The original church on this site was completed in 1860, with further additions made on either side of the building in 1871 by Luke Macassey. Extensive renovations were completed in 1898 before it was largely destroyed by fire in 1931. The church was later rebuilt in 1932 to designs by the Belfast-based architect John Seeds, and again in 1955 by Samuel Stevenson & Sons following extensive bomb damage during the Belfast Blitz of World War II in 1944.
The stained-glass concentric-rose window dominates the west facing façade onto Donegall Street. Rose windows, sometimes known as wheel windows, are typical of Gothic architecture during the twelfth century but have their origins in Ancient Roman architecture. Rose windows can be found of the most prestigious cathedrals in northern Europe including Notre Dame (France), Canterbury Cathedral (England) and the Cathedral of Modena (Italy). They are named after the design of the window itself which is made up of several small circles which stem out, like rose petals, from a central point. Most cathedral windows have symbolic meaning attached to them and the rose window, in particular, represents the consensus that many parts make a whole due to its geometry design. So that whatever the design of each of the windows they come together to reveal the overall Biblical symbolic message.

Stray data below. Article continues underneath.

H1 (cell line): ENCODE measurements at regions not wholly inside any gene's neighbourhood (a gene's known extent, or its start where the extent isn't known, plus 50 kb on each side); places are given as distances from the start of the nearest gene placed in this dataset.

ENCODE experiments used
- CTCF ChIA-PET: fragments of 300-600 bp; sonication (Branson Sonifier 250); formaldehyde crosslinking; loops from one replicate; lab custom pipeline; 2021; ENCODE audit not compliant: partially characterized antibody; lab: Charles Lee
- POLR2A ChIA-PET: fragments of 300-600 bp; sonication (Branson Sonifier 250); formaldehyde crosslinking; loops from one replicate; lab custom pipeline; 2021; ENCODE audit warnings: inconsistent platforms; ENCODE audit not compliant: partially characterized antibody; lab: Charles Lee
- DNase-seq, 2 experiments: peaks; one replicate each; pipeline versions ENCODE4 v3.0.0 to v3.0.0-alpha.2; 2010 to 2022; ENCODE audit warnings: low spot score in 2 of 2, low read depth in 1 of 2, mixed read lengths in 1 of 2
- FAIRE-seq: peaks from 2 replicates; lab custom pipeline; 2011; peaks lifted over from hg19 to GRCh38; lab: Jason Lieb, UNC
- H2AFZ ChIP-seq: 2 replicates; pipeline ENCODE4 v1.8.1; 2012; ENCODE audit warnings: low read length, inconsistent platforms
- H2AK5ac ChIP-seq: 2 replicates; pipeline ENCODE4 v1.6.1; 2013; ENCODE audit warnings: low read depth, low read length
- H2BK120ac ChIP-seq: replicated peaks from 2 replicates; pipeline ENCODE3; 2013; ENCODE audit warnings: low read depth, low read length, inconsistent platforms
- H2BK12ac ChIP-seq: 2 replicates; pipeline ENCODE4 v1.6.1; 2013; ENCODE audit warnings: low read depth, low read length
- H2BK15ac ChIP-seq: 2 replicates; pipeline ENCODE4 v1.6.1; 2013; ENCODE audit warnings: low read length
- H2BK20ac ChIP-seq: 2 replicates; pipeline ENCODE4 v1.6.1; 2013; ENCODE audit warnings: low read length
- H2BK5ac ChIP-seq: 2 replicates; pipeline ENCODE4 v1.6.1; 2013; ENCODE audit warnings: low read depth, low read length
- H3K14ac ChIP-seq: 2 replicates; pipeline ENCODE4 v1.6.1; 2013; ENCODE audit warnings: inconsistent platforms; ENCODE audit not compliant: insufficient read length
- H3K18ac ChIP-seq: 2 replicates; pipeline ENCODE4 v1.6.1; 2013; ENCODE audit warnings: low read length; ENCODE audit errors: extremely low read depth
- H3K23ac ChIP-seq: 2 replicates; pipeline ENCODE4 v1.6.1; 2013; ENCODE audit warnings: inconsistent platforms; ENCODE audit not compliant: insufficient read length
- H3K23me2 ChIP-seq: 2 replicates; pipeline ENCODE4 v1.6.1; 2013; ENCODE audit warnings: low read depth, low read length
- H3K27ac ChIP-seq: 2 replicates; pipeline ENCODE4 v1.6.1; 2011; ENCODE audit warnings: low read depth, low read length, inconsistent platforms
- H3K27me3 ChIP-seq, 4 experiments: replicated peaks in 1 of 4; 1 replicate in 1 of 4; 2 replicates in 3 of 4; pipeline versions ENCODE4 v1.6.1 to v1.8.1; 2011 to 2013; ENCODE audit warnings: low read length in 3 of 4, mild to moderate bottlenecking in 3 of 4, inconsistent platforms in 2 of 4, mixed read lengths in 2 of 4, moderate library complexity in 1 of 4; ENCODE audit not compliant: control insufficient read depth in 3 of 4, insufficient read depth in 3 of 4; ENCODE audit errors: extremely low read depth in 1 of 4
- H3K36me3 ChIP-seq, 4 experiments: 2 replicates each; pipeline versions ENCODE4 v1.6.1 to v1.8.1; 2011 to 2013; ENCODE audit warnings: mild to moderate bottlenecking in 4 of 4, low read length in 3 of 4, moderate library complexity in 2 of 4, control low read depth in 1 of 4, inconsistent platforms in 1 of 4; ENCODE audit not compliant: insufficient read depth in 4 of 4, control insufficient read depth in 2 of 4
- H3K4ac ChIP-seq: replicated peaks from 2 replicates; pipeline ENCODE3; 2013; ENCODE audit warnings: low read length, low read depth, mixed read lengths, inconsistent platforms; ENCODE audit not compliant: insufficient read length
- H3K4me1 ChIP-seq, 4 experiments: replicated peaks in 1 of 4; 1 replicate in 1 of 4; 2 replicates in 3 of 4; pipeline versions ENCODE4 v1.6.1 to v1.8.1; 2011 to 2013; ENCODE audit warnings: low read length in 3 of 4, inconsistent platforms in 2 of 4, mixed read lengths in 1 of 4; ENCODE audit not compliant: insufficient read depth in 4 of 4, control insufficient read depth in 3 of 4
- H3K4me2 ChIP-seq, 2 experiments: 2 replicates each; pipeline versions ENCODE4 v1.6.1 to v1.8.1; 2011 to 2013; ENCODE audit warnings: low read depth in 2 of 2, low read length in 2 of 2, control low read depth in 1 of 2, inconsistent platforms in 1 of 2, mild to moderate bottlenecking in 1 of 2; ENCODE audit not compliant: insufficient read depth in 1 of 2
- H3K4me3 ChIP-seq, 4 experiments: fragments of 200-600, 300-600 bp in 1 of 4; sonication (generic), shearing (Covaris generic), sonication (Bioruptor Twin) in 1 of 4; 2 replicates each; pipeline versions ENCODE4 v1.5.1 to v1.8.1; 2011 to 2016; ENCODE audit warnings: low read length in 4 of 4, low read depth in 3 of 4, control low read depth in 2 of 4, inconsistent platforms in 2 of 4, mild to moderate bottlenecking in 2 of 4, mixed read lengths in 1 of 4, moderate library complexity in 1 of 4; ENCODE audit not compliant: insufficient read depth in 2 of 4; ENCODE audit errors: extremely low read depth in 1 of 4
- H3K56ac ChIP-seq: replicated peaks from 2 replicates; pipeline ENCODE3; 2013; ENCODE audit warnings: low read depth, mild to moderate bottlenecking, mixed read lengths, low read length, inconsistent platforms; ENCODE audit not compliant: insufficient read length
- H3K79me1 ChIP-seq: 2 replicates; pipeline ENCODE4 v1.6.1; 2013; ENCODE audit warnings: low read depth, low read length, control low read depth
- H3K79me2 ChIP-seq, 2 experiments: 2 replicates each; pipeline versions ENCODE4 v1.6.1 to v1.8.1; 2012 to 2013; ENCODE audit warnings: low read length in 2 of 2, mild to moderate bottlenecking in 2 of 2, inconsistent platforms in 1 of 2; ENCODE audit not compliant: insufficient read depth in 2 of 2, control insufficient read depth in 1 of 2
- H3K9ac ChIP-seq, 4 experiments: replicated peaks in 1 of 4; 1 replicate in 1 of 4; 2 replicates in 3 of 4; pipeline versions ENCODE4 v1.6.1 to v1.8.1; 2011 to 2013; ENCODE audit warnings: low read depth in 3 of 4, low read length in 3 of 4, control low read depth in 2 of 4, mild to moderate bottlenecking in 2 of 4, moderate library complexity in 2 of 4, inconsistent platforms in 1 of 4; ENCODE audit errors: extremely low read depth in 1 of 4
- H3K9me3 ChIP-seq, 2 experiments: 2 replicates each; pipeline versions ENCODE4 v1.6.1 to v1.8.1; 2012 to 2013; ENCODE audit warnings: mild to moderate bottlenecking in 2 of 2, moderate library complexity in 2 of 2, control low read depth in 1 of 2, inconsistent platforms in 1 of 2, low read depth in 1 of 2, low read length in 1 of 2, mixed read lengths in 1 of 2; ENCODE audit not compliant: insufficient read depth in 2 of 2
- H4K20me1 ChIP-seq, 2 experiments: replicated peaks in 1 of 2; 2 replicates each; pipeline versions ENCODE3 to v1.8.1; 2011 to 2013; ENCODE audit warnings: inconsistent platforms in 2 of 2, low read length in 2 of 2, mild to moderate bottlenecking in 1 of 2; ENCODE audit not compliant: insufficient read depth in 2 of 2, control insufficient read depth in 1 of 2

The rose window at Redeemer Central serves as a reminder to the legacy of the Belfast Blitz after the bombing damage. The rose window can be seen as a monument of beauty that arose from the ashes of destruction; a beacon of hope that continues to have a presence on the street today. The presently under construction University of Ulster campus hugs the gable of the Donegall Street Congregational Church building, meaning the rose window has the potential to be enjoyed, not only by its current neighbours but also by thousands of students that will influx into the area over the coming years.